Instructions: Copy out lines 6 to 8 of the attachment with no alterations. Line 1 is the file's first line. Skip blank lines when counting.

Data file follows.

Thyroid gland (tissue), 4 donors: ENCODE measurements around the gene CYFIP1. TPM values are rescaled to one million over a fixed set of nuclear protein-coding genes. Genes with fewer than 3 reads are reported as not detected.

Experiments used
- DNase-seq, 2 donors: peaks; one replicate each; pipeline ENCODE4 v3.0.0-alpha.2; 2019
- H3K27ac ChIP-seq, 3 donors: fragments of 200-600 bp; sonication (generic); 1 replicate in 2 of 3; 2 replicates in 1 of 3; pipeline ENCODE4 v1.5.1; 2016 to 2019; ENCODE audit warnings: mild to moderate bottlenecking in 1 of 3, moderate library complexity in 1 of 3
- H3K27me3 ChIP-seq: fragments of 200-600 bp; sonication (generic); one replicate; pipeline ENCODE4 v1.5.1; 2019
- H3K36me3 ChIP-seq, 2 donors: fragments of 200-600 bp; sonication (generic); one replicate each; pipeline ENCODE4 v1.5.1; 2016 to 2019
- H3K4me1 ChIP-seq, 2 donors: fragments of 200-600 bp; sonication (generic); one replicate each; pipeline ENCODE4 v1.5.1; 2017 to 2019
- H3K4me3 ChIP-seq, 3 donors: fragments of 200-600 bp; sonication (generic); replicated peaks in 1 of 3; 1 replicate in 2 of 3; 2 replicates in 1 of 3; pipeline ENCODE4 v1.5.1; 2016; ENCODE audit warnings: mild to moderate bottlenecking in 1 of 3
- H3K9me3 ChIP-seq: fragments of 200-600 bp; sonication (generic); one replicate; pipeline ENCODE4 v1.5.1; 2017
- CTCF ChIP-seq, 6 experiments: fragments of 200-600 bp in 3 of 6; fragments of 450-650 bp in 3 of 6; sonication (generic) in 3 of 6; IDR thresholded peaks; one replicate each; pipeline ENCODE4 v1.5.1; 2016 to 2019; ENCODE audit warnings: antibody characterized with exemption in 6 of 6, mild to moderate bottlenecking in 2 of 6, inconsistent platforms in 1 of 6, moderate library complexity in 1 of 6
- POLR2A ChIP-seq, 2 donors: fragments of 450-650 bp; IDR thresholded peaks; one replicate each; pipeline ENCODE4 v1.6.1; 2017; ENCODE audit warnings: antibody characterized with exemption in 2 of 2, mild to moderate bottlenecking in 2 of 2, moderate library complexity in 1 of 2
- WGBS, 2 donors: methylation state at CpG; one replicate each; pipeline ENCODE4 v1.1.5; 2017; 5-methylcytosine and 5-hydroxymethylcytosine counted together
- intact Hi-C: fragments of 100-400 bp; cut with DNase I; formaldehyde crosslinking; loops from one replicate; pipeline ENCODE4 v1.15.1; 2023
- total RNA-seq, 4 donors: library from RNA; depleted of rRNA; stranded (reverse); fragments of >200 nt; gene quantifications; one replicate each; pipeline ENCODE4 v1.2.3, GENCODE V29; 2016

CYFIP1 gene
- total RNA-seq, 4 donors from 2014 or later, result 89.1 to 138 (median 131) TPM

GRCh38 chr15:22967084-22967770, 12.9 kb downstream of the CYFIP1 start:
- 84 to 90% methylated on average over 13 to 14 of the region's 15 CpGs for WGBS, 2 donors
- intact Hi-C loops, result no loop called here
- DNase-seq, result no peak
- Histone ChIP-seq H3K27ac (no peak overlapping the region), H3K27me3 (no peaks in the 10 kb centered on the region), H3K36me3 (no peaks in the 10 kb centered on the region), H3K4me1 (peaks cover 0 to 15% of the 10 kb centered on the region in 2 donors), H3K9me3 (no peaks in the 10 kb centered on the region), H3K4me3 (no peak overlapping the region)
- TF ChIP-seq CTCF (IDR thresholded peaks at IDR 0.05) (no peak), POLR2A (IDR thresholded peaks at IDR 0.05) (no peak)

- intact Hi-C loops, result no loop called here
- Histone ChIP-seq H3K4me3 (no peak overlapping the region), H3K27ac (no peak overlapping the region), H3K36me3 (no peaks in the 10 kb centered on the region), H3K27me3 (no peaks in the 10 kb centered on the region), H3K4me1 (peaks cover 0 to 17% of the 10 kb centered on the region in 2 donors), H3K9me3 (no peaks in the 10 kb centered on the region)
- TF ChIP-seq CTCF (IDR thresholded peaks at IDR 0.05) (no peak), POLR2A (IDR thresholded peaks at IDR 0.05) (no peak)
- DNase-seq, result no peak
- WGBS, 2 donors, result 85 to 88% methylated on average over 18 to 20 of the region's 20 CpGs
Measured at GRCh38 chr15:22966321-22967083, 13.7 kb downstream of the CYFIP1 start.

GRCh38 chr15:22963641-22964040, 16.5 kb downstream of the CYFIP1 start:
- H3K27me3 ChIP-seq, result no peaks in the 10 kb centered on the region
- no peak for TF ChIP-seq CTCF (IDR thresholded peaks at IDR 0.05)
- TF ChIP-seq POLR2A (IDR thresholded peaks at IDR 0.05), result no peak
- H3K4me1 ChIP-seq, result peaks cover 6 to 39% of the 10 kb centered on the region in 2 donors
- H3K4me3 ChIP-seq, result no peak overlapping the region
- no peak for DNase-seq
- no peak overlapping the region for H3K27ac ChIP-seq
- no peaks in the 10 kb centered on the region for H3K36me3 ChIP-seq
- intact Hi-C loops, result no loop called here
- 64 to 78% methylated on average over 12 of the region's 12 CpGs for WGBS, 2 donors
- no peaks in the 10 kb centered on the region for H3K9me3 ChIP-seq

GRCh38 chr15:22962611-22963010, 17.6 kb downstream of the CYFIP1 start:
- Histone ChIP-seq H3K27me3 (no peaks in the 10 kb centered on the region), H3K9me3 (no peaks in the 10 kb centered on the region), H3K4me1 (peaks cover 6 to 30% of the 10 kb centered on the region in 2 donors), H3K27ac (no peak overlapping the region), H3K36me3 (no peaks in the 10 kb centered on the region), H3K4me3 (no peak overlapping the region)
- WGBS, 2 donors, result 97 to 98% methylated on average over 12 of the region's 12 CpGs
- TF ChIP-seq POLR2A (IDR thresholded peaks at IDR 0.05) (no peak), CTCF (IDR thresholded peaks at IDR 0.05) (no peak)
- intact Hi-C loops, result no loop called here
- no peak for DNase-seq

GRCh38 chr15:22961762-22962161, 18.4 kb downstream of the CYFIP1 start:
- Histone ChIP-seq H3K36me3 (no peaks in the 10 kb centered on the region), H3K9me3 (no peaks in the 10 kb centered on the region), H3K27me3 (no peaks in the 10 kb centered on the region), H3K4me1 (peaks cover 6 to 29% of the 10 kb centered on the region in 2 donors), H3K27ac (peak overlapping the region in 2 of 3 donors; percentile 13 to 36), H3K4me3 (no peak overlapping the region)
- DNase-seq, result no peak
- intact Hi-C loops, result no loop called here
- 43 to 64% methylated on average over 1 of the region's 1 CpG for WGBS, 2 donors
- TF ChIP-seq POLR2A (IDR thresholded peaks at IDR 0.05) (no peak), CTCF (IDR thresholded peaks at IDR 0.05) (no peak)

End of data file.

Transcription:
- H3K36me3 ChIP-seq, 2 donors: fragments of 200-600 bp; sonication (generic); one replicate each; pipeline ENCODE4 v1.5.1; 2016 to 2019
- H3K4me1 ChIP-seq, 2 donors: fragments of 200-600 bp; sonication (generic); one replicate each; pipeline ENCODE4 v1.5.1; 2017 to 2019
- H3K4me3 ChIP-seq, 3 donors: fragments of 200-600 bp; sonication (generic); replicated peaks in 1 of 3; 1 replicate in 2 of 3; 2 replicates in 1 of 3; pipeline ENCODE4 v1.5.1; 2016; ENCODE audit warnings: mild to moderate bottlenecking in 1 of 3